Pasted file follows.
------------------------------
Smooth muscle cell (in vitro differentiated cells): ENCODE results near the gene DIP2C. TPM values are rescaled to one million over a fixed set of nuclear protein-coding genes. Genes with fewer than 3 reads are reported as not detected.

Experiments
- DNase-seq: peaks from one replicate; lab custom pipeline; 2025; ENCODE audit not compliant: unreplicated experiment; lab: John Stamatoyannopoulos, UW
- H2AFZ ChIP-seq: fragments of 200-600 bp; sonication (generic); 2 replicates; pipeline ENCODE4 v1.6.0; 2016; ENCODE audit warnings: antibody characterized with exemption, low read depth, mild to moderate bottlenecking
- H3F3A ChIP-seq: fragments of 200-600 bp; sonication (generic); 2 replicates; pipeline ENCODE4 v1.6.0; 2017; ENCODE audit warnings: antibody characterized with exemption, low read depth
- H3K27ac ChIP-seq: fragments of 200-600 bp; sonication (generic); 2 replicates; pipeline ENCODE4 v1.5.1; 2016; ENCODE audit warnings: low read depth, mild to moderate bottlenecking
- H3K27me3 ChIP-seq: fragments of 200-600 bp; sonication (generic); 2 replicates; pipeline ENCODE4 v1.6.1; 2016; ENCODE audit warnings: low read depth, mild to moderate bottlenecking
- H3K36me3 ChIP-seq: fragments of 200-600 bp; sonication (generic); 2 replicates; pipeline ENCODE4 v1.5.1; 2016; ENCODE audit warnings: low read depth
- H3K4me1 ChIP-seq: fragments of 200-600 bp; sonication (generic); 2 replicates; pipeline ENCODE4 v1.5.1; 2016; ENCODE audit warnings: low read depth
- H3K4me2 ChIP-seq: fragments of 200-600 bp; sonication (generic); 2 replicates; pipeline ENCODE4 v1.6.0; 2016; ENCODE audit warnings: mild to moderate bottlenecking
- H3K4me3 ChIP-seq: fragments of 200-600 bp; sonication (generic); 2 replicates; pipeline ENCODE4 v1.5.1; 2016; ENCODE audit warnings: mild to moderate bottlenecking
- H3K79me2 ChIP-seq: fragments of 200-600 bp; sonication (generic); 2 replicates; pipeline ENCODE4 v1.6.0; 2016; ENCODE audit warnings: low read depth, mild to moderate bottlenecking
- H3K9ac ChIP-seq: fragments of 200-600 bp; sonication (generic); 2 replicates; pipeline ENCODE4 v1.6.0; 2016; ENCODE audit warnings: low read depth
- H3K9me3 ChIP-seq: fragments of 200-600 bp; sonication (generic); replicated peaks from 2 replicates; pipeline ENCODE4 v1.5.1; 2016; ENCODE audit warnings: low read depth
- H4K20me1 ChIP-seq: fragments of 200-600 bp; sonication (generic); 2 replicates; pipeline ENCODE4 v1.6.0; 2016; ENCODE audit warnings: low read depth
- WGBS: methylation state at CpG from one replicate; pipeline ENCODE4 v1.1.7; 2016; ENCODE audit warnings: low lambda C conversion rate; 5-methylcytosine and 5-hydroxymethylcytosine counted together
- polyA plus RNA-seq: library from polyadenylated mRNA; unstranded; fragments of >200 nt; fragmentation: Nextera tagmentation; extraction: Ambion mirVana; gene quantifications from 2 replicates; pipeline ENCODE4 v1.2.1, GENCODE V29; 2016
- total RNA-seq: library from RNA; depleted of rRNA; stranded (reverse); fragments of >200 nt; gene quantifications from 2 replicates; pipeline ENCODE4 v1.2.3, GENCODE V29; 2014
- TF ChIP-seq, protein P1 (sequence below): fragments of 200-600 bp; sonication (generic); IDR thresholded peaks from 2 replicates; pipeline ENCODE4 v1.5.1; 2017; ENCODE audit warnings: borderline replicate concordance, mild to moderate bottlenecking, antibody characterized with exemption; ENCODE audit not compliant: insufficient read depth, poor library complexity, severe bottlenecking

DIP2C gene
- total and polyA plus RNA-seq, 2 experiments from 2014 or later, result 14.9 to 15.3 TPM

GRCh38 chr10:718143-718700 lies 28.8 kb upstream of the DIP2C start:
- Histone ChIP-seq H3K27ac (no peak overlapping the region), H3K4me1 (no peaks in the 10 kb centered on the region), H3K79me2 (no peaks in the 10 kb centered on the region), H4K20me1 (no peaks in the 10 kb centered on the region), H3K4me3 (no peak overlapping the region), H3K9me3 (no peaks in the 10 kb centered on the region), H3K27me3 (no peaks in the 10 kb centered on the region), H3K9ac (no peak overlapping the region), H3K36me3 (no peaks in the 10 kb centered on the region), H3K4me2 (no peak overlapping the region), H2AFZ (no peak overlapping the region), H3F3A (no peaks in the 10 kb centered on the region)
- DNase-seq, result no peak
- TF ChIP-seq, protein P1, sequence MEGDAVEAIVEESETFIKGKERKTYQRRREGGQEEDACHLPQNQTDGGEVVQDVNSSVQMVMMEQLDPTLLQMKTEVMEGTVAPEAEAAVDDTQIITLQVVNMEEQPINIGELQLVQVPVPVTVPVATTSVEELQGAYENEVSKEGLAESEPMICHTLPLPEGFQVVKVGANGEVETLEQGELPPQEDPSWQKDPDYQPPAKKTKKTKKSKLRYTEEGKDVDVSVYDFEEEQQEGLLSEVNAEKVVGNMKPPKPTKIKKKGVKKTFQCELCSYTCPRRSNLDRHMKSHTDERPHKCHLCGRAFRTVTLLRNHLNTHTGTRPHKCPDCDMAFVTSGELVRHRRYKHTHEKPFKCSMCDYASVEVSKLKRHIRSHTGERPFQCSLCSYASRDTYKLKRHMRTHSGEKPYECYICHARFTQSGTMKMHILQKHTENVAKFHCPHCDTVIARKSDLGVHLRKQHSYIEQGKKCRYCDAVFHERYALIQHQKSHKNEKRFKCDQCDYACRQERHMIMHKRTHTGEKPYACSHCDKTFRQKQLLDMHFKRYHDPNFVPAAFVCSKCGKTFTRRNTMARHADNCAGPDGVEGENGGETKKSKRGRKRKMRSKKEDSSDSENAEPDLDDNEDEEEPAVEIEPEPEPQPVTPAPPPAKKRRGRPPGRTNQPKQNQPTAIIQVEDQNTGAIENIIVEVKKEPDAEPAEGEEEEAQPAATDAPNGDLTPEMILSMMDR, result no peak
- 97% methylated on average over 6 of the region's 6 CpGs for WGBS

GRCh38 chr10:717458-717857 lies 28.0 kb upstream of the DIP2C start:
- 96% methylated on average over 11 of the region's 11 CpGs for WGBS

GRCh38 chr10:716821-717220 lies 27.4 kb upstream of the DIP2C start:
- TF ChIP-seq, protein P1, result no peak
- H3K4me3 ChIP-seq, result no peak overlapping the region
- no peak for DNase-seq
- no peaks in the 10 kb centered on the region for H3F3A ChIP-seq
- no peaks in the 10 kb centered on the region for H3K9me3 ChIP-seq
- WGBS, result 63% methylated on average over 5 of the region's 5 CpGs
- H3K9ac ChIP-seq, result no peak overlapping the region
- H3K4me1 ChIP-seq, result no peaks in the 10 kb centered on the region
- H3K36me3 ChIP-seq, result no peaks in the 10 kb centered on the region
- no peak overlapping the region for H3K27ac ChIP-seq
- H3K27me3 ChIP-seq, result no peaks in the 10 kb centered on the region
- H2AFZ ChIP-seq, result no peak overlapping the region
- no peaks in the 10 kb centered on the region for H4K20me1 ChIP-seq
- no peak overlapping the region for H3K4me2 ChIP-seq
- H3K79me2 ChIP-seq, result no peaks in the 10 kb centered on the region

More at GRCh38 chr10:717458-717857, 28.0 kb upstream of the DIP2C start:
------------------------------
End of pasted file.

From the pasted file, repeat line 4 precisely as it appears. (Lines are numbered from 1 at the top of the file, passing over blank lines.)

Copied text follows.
- H2AFZ ChIP-seq: fragments of 200-600 bp; sonication (generic); 2 replicates; pipeline ENCODE4 v1.6.0; 2016; ENCODE audit warnings: antibody characterized with exemption, low read depth, mild to moderate bottlenecking